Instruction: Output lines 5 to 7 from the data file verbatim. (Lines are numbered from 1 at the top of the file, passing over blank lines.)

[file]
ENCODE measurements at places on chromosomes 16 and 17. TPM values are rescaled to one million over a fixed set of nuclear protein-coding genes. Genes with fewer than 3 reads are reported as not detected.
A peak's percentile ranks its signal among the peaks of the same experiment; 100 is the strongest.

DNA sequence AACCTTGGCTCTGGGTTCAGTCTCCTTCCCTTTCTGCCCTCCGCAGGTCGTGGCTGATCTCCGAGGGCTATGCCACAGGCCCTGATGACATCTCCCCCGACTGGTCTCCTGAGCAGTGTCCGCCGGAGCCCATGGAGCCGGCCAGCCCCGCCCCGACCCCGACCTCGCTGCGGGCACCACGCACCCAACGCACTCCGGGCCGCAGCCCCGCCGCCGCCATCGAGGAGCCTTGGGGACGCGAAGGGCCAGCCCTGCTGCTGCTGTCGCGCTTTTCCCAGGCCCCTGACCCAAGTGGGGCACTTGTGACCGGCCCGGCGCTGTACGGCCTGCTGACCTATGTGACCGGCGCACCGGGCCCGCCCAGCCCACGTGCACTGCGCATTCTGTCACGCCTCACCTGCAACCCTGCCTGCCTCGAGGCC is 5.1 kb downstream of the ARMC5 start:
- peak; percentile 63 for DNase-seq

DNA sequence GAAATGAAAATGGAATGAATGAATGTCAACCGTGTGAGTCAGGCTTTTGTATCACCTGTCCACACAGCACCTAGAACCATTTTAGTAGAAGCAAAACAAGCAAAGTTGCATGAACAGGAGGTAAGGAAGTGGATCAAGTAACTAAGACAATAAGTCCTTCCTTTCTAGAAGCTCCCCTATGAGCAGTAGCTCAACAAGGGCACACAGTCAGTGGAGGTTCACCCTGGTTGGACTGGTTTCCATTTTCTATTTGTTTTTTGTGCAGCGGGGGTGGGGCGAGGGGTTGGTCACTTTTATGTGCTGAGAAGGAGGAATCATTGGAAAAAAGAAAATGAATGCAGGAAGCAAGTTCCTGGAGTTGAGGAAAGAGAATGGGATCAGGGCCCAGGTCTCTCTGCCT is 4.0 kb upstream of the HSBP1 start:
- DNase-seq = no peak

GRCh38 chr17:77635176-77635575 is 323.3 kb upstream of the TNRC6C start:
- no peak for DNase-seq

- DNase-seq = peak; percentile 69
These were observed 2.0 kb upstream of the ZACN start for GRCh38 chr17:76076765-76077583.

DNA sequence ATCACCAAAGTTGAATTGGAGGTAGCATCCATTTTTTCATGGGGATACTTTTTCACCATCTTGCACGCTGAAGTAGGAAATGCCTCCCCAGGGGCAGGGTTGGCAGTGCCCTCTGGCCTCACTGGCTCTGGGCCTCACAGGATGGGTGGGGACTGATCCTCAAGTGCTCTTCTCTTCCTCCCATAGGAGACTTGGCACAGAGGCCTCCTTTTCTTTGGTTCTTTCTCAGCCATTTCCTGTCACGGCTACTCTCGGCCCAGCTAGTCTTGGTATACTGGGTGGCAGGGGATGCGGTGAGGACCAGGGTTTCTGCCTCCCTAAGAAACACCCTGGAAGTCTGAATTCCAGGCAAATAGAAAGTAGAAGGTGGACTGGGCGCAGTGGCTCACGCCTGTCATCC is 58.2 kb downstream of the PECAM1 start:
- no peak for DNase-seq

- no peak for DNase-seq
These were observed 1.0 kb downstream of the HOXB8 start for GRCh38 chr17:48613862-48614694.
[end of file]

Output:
DNA sequence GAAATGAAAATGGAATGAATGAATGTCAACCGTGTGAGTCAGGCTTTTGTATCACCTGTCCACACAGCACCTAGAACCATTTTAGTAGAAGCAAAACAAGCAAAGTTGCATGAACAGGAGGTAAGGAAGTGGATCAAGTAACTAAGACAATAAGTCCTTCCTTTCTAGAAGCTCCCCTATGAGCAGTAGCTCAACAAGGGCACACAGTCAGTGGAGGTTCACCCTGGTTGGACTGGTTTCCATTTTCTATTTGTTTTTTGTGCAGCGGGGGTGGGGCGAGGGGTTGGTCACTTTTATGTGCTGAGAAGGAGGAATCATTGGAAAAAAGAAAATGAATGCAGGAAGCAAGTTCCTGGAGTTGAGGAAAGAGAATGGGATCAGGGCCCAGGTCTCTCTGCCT is 4.0 kb upstream of the HSBP1 start:
- DNase-seq = no peak

GRCh38 chr17:77635176-77635575 is 323.3 kb upstream of the TNRC6C start: